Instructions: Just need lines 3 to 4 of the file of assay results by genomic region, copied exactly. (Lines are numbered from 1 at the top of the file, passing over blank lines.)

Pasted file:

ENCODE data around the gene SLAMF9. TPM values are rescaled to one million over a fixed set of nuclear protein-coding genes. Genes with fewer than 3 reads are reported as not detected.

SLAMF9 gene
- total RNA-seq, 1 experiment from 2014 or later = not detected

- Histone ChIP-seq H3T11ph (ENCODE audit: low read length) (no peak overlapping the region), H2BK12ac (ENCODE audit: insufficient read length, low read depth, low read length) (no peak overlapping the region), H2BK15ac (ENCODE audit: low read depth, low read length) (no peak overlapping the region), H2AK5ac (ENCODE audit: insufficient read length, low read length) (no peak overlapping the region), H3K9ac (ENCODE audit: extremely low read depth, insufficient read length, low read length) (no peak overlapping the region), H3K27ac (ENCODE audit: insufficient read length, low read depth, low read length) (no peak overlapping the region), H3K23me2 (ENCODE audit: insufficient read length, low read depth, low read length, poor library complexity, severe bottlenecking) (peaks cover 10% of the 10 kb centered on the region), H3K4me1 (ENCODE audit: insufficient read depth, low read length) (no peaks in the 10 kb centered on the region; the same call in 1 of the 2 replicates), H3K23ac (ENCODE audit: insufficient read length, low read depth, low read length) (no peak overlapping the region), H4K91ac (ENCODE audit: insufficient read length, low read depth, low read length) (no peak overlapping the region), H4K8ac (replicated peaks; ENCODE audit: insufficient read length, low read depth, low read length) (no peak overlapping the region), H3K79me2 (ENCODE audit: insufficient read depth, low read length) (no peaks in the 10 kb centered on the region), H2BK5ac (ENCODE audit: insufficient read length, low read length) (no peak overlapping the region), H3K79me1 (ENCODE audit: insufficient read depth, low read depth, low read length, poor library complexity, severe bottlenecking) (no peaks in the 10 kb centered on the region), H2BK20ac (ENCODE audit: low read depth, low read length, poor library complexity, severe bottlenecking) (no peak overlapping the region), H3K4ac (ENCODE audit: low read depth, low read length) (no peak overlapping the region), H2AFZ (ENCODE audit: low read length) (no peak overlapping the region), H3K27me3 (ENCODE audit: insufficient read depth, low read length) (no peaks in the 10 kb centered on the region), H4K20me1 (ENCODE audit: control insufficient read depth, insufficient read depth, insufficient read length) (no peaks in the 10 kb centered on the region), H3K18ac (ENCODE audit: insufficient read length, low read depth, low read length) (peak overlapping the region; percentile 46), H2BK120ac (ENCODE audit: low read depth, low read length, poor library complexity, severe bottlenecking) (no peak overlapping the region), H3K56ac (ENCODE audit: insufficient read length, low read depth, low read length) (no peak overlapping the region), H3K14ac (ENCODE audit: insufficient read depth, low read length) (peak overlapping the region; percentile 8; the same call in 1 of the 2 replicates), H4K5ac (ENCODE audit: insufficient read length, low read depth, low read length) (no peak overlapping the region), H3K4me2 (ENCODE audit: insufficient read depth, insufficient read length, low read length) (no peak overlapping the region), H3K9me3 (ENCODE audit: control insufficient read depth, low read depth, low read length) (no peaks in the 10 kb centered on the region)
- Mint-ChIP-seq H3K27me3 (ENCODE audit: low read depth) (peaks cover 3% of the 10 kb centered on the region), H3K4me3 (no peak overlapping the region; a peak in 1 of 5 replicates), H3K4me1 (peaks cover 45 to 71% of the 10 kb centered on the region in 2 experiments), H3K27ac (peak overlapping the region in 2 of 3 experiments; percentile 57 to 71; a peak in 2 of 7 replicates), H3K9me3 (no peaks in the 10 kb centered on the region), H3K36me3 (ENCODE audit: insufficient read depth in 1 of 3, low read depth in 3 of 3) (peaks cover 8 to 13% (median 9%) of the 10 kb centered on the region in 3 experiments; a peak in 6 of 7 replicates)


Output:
- total RNA-seq, 1 experiment from 2014 or later = not detected

- Histone ChIP-seq H3T11ph (ENCODE audit: low read length) (no peak overlapping the region), H2BK12ac (ENCODE audit: insufficient read length, low read depth, low read length) (no peak overlapping the region), H2BK15ac (ENCODE audit: low read depth, low read length) (no peak overlapping the region), H2AK5ac (ENCODE audit: insufficient read length, low read length) (no peak overlapping the region), H3K9ac (ENCODE audit: extremely low read depth, insufficient read length, low read length) (no peak overlapping the region), H3K27ac (ENCODE audit: insufficient read length, low read depth, low read length) (no peak overlapping the region), H3K23me2 (ENCODE audit: insufficient read length, low read depth, low read length, poor library complexity, severe bottlenecking) (peaks cover 10% of the 10 kb centered on the region), H3K4me1 (ENCODE audit: insufficient read depth, low read length) (no peaks in the 10 kb centered on the region; the same call in 1 of the 2 replicates), H3K23ac (ENCODE audit: insufficient read length, low read depth, low read length) (no peak overlapping the region), H4K91ac (ENCODE audit: insufficient read length, low read depth, low read length) (no peak overlapping the region), H4K8ac (replicated peaks; ENCODE audit: insufficient read length, low read depth, low read length) (no peak overlapping the region), H3K79me2 (ENCODE audit: insufficient read depth, low read length) (no peaks in the 10 kb centered on the region), H2BK5ac (ENCODE audit: insufficient read length, low read length) (no peak overlapping the region), H3K79me1 (ENCODE audit: insufficient read depth, low read depth, low read length, poor library complexity, severe bottlenecking) (no peaks in the 10 kb centered on the region), H2BK20ac (ENCODE audit: low read depth, low read length, poor library complexity, severe bottlenecking) (no peak overlapping the region), H3K4ac (ENCODE audit: low read depth, low read length) (no peak overlapping the region), H2AFZ (ENCODE audit: low read length) (no peak overlapping the region), H3K27me3 (ENCODE audit: insufficient read depth, low read length) (no peaks in the 10 kb centered on the region), H4K20me1 (ENCODE audit: control insufficient read depth, insufficient read depth, insufficient read length) (no peaks in the 10 kb centered on the region), H3K18ac (ENCODE audit: insufficient read length, low read depth, low read length) (peak overlapping the region; percentile 46), H2BK120ac (ENCODE audit: low read depth, low read length, poor library complexity, severe bottlenecking) (no peak overlapping the region), H3K56ac (ENCODE audit: insufficient read length, low read depth, low read length) (no peak overlapping the region), H3K14ac (ENCODE audit: insufficient read depth, low read length) (peak overlapping the region; percentile 8; the same call in 1 of the 2 replicates), H4K5ac (ENCODE audit: insufficient read length, low read depth, low read length) (no peak overlapping the region), H3K4me2 (ENCODE audit: insufficient read depth, insufficient read length, low read length) (no peak overlapping the region), H3K9me3 (ENCODE audit: control insufficient read depth, low read depth, low read length) (no peaks in the 10 kb centered on the region)